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June 01, 2010 (Vol. 30, No. 11)

Use of Secondary Recovery in Screening

Ultrasonic Fluid Processor Re-Solubilizes Fragment Precipitates and Can Increase Yields

  • Reduced IC50 Values

    We compared the IC50 values of 12 samples before and after the secondary recovery ultrasonic process. The IC50 values of all the test fragments left-shifted to lower concentrations; 9 out of the 12 samples showed more than two digits in percent reduction after fragment library secondary recovery, and four showed over 80% reduction.

    In particular, the IC50 value of one sample shifted from 56 nM to 0.56 nM—a two logs reduction in IC50 value. This indicates that the potencies of these fragment samples were much stronger than originally thought.

    The Hendrix SM100 supports a wide range of common labware: 96-, 384-, and 1,536-well plates; flat bottom, U-bottom, V-bottom labware; 2-D barcoded tubes; and scintillation vials. Because the Hendrix SM100 has 16x24 arrays of piezoelectric acoustic elements, it enables rapid fluid processing and reduces the hours-long solubilization process to minutes.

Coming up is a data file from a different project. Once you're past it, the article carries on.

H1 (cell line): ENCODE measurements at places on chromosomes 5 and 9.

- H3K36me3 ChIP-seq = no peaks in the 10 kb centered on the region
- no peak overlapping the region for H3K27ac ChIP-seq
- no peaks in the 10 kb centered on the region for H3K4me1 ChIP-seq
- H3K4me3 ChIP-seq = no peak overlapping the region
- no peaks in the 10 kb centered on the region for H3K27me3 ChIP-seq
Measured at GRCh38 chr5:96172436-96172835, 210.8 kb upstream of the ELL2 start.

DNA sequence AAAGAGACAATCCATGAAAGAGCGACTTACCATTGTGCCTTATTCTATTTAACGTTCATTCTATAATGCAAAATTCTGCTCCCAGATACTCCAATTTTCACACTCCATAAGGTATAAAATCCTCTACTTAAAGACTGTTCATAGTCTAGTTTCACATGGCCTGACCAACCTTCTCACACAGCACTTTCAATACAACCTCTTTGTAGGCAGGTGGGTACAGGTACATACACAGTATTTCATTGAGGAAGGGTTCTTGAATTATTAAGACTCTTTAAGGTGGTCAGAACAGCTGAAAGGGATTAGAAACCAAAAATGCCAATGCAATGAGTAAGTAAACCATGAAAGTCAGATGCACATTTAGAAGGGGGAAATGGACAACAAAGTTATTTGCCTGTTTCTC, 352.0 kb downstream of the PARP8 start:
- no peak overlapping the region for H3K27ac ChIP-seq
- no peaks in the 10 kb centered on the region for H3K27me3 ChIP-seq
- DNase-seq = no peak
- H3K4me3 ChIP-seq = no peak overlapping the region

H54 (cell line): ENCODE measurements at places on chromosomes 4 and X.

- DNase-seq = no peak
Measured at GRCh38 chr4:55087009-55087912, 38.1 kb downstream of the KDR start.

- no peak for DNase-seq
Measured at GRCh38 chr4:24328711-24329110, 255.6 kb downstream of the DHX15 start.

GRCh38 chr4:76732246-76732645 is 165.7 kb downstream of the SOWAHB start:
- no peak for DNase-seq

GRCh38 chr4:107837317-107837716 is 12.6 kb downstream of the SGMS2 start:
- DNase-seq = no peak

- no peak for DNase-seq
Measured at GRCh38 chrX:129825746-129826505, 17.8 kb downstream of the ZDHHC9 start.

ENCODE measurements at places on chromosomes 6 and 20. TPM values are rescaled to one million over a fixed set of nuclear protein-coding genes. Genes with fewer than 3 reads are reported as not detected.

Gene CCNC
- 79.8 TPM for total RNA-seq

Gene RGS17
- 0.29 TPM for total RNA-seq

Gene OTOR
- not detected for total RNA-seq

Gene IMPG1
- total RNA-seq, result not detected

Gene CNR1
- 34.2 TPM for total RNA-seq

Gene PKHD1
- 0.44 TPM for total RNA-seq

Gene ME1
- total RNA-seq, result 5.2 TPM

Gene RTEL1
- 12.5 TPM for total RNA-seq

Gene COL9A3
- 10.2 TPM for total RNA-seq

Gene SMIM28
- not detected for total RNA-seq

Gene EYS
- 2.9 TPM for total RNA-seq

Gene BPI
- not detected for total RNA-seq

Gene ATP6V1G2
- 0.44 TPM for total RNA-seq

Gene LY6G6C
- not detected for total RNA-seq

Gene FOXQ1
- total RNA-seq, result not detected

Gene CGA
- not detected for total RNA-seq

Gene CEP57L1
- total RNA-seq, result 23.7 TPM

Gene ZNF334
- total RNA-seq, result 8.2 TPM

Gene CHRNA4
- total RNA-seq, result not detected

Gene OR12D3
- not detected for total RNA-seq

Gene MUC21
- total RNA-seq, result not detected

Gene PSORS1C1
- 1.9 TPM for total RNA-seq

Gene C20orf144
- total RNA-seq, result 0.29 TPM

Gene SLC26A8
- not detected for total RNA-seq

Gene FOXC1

Recovering a rack of 96-fragment samples took five to ten minutes depending on sample volume and the amount of precipitates; given the small amount of additional time required, the quality improvements observed in both primary and secondary screening were significant.

    Fragment libraries are screened at much higher concentrations than small molecule libraries due to their low affinity to biological targets. This makes fragment libraries more susceptible to precipitation and consequently affects the accuracy of screening results.

    The data presented here shows that the Hendrix SM100 ultrasonic fluid processor can be used to recover the precipitated fragment samples back into solution, and thus increase both the sample concentration and the accuracy of screening results. After putting the fragment library through secondary recovery using the Hendrix SM100 system, we observed higher percent inhibition in primary screening and lower IC50 values in secondary screening.

    By adding secondary recovery into the drug discovery process, we observed improvements in the quantity and the quality of primary screening leads as well as in the quality of secondary screening results.

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